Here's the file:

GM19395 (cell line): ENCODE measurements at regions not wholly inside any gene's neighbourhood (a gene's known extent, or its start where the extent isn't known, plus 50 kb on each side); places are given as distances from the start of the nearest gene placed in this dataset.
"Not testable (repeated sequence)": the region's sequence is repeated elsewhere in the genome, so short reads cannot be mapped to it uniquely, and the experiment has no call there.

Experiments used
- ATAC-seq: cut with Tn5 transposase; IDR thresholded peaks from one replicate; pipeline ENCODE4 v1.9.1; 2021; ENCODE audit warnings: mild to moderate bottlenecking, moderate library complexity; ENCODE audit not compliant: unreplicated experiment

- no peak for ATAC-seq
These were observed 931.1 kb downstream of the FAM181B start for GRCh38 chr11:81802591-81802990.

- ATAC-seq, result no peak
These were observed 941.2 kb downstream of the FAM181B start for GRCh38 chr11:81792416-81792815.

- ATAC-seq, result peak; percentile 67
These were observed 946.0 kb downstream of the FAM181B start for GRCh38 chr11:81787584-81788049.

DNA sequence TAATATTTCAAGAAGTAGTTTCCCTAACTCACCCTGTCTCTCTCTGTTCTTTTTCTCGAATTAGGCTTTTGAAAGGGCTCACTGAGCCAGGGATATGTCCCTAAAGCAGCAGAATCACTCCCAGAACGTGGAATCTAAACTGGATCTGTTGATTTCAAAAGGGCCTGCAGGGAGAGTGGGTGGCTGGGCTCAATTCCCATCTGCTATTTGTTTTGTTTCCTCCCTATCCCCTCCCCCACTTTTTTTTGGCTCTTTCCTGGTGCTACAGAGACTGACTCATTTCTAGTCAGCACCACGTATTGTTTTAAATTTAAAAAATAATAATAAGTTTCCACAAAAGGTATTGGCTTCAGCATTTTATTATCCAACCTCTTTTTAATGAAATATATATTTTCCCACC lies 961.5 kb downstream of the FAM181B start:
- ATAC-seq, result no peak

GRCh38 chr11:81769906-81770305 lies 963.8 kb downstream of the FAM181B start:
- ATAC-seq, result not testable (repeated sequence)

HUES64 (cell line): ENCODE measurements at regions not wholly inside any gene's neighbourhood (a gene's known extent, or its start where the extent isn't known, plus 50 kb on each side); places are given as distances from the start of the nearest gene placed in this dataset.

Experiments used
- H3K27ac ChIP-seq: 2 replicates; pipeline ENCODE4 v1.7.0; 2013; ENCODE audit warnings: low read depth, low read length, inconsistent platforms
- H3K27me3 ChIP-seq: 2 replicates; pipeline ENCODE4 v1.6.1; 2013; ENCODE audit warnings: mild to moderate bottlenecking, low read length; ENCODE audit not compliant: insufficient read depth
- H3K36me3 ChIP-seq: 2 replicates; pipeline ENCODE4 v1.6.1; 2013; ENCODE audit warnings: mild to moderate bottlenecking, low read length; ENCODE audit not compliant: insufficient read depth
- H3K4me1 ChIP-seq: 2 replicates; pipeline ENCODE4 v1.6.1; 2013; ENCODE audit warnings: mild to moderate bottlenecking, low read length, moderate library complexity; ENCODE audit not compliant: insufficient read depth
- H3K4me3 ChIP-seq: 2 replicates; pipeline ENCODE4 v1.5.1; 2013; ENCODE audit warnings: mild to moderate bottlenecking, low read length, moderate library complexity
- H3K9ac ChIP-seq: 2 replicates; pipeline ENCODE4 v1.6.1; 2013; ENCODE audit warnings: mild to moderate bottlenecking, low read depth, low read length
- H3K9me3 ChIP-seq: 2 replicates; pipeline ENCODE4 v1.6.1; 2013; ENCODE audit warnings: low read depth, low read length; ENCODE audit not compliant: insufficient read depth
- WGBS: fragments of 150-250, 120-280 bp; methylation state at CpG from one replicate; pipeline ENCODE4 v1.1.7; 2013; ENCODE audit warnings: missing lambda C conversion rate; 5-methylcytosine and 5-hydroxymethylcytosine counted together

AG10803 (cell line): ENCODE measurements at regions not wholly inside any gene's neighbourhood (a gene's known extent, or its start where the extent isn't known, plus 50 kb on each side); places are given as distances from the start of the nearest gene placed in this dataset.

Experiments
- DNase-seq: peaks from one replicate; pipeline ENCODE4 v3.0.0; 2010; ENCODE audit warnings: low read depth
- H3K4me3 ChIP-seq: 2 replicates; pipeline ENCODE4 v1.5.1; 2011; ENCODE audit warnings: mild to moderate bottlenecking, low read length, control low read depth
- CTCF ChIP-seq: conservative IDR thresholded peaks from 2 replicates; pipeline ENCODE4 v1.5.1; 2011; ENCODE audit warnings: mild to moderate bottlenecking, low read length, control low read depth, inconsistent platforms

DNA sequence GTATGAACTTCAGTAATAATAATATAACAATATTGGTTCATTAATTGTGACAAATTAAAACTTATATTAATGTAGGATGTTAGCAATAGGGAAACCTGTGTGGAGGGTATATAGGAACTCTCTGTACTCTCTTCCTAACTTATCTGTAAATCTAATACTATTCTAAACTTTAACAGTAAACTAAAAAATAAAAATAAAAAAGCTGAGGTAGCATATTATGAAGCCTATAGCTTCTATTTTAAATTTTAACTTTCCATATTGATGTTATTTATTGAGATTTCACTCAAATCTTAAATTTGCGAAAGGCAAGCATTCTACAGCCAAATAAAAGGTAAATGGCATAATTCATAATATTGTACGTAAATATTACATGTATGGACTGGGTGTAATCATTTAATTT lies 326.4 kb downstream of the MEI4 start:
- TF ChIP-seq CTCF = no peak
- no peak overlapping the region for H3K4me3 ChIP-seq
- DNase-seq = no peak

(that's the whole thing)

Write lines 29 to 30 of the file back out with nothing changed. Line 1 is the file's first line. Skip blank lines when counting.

- CTCF ChIP-seq: conservative IDR thresholded peaks from 2 replicates; pipeline ENCODE4 v1.5.1; 2011; ENCODE audit warnings: mild to moderate bottlenecking, low read length, control low read depth, inconsistent platforms

DNA sequence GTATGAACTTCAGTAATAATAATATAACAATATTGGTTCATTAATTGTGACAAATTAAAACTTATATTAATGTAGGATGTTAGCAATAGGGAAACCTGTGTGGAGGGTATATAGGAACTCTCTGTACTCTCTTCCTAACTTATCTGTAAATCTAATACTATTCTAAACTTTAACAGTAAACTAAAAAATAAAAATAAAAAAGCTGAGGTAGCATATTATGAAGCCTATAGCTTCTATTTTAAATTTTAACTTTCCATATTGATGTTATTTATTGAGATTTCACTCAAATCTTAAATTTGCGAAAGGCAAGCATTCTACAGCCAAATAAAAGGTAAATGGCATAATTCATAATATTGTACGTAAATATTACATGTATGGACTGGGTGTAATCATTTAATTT lies 326.4 kb downstream of the MEI4 start: